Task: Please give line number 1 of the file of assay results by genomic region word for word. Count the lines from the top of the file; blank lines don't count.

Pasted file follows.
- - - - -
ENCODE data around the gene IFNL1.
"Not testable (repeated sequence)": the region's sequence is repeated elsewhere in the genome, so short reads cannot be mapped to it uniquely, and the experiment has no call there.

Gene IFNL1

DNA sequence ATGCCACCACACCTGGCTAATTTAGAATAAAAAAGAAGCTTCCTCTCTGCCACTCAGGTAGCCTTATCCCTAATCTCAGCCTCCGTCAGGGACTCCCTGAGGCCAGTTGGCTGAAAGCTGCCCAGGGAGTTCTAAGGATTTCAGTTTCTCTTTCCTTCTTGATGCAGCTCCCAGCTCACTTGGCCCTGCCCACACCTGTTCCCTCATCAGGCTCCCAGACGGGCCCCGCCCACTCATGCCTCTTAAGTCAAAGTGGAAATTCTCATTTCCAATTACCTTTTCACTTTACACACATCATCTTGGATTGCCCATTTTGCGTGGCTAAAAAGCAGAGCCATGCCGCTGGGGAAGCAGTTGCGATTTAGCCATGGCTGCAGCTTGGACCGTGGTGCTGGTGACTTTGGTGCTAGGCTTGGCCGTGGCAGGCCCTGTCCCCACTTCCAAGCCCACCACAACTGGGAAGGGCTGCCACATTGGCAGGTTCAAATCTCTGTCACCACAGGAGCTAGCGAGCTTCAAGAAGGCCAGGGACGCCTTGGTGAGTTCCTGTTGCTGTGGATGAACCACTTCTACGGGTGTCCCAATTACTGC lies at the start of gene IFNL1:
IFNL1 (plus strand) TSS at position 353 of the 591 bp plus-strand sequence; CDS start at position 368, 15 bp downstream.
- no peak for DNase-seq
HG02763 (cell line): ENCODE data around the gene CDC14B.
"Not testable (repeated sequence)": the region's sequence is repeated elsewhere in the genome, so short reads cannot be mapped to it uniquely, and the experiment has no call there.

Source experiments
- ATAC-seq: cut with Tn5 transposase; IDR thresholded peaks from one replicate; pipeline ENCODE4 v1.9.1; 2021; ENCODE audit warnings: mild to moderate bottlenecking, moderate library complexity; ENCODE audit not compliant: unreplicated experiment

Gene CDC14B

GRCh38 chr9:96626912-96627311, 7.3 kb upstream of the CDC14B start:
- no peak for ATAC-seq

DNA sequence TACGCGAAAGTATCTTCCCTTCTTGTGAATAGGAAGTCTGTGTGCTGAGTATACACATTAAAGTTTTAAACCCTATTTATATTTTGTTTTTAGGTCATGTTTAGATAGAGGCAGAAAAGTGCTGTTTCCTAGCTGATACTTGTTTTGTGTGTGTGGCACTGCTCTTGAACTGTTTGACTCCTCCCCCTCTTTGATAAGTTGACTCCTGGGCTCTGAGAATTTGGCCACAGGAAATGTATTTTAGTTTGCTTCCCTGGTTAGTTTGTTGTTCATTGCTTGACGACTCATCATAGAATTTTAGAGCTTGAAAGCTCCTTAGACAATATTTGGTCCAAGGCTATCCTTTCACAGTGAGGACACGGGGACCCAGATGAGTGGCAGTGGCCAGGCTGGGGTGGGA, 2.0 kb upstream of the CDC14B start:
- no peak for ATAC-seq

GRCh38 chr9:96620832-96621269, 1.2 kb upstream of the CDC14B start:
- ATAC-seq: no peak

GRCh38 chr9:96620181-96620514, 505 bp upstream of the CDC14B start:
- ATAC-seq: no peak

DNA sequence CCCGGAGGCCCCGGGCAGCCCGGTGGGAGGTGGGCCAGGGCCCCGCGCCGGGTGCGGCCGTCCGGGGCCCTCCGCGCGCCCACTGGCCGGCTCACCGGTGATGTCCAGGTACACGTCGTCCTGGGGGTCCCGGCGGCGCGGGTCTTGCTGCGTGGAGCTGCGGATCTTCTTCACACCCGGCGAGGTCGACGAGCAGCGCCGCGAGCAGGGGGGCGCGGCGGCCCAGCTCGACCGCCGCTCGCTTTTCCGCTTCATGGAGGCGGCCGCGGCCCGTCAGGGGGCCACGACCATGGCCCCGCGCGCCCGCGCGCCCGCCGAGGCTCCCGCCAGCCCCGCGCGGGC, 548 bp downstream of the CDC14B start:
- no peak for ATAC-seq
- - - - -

ENCODE data around the gene IFNL1.